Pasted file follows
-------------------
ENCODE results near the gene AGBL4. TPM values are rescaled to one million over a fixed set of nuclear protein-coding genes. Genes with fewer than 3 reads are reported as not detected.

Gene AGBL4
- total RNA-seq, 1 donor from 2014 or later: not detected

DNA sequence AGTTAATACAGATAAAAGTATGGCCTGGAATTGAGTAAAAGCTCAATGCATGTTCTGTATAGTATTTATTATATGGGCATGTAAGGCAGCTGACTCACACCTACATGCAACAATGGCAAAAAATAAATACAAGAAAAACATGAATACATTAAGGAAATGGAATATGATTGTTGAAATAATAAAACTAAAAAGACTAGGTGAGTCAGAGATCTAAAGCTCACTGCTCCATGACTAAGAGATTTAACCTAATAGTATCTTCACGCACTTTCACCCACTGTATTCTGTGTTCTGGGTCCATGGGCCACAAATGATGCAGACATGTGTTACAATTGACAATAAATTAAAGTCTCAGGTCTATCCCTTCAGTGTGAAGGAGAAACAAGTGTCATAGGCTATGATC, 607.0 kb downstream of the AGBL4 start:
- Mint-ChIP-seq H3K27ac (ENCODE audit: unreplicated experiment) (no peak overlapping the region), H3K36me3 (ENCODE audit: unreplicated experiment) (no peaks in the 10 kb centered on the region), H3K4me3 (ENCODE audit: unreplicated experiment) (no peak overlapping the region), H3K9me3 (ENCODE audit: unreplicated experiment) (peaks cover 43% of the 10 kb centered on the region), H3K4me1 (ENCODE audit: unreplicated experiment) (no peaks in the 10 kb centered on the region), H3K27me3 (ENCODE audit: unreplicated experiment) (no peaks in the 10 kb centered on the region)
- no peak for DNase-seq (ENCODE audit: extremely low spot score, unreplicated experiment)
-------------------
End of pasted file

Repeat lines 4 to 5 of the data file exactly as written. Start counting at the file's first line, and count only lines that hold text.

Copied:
DNA sequence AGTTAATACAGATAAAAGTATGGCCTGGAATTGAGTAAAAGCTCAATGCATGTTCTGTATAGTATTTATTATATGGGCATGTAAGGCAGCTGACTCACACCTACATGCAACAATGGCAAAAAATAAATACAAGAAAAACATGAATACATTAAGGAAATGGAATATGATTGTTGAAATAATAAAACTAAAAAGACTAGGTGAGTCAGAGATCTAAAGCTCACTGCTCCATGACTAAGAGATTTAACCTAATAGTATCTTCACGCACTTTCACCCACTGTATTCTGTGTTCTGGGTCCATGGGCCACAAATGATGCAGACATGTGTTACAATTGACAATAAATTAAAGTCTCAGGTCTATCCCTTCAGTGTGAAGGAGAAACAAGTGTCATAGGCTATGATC, 607.0 kb downstream of the AGBL4 start:
- Mint-ChIP-seq H3K27ac (ENCODE audit: unreplicated experiment) (no peak overlapping the region), H3K36me3 (ENCODE audit: unreplicated experiment) (no peaks in the 10 kb centered on the region), H3K4me3 (ENCODE audit: unreplicated experiment) (no peak overlapping the region), H3K9me3 (ENCODE audit: unreplicated experiment) (peaks cover 43% of the 10 kb centered on the region), H3K4me1 (ENCODE audit: unreplicated experiment) (no peaks in the 10 kb centered on the region), H3K27me3 (ENCODE audit: unreplicated experiment) (no peaks in the 10 kb centered on the region)